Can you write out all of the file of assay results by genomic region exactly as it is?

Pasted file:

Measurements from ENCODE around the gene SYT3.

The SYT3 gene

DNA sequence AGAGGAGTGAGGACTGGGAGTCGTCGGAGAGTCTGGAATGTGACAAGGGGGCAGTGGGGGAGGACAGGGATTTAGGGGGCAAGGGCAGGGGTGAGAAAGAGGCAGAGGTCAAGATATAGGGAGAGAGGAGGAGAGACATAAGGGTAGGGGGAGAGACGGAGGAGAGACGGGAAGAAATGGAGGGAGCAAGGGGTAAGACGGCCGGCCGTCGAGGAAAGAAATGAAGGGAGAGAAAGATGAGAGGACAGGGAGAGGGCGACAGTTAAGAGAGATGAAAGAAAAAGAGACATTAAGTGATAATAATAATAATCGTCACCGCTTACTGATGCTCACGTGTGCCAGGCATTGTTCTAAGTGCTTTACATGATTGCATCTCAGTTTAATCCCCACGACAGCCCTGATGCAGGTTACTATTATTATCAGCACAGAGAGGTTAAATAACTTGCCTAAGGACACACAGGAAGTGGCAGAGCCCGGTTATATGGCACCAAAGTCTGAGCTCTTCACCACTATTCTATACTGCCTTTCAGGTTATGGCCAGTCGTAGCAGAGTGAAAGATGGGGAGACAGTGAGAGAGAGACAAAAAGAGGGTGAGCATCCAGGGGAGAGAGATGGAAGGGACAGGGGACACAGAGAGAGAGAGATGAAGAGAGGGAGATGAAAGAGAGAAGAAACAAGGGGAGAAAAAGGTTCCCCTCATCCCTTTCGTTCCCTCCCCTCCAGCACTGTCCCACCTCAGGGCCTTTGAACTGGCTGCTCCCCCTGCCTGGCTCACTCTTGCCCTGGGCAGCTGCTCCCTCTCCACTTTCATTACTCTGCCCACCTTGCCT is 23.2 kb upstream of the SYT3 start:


Measurements from ENCODE around the gene SYT3.

The SYT3 gene

DNA sequence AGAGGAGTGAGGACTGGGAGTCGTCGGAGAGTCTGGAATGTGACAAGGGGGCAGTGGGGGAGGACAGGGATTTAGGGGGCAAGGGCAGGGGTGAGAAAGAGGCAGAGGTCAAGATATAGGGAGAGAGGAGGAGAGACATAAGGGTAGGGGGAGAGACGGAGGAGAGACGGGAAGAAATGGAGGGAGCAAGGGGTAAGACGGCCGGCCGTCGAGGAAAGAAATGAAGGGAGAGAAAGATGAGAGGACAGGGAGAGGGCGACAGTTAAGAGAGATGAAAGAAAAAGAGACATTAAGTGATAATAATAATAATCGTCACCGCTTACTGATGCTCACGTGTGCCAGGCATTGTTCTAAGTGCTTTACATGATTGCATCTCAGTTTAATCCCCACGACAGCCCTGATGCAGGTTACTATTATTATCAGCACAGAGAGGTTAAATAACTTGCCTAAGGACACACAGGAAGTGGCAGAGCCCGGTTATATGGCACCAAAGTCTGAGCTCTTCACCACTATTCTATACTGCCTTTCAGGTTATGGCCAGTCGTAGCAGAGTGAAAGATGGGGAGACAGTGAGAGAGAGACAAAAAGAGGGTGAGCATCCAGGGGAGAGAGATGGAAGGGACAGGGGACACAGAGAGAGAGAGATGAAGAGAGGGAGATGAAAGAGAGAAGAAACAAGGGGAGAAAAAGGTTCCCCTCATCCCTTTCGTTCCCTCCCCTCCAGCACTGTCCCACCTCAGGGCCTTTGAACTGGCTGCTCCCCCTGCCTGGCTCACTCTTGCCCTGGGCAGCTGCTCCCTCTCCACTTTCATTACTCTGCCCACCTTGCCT is 23.2 kb upstream of the SYT3 start: